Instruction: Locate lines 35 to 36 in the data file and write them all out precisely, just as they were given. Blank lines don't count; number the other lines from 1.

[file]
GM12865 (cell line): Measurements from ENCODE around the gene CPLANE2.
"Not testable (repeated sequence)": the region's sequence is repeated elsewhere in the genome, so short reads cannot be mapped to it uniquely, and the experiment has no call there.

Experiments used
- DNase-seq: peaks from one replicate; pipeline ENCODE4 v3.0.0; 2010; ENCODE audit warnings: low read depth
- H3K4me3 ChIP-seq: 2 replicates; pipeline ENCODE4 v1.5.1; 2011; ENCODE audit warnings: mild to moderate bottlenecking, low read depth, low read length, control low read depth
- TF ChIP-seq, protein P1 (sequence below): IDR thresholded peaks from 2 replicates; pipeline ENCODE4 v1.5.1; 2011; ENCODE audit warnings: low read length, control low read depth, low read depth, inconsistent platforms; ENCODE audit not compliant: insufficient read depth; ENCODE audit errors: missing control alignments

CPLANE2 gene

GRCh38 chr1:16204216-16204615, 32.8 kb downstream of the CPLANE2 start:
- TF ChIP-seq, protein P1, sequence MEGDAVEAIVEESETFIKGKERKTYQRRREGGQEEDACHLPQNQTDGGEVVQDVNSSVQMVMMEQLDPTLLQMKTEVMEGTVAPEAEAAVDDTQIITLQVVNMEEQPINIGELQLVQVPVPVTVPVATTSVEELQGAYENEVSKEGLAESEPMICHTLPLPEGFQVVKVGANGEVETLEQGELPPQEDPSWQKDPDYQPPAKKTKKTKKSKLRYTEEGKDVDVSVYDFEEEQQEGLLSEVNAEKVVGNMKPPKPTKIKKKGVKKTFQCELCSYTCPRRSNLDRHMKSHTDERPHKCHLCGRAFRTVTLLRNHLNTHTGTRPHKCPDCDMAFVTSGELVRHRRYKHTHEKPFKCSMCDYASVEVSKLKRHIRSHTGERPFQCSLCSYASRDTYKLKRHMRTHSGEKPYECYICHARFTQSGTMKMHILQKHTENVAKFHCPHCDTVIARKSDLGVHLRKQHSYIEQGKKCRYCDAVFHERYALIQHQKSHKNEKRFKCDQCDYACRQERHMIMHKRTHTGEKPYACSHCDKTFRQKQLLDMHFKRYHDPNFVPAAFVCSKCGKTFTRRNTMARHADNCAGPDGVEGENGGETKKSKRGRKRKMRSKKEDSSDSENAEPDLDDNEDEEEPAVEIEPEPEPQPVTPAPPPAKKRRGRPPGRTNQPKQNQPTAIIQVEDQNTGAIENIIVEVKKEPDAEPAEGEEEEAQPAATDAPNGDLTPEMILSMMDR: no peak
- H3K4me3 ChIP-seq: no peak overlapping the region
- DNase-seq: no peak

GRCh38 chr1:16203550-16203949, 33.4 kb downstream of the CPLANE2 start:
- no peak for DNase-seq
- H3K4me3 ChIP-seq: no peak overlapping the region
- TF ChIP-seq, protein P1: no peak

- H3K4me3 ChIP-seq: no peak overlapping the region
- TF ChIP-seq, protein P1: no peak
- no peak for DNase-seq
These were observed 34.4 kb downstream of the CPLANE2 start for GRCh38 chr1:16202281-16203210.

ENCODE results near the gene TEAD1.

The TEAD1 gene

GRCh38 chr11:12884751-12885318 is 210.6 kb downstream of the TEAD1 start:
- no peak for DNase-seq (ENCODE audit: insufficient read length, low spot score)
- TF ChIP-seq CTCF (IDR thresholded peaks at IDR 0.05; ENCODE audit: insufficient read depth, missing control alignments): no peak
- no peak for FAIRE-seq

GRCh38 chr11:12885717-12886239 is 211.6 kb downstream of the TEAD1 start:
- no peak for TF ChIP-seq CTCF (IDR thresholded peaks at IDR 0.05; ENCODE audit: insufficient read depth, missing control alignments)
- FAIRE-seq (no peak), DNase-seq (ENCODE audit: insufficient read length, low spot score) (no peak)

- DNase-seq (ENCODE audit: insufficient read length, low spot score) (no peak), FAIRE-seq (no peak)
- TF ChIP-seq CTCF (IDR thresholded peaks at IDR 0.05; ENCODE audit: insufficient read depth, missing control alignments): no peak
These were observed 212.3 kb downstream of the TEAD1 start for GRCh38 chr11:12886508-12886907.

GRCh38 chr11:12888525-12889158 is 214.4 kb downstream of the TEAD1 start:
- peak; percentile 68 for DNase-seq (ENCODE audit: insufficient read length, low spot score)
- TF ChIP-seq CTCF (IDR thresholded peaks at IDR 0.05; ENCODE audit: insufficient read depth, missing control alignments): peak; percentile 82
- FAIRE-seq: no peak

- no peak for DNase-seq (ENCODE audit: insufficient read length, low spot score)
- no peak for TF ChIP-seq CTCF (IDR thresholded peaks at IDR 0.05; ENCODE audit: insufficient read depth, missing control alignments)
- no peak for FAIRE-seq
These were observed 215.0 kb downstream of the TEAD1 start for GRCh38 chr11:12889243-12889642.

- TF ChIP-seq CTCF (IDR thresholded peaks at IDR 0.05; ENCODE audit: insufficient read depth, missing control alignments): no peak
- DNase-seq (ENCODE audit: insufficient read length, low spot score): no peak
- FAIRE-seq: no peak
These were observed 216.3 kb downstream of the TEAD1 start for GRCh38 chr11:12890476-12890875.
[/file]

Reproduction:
- FAIRE-seq: no peak

- no peak for DNase-seq (ENCODE audit: insufficient read length, low spot score)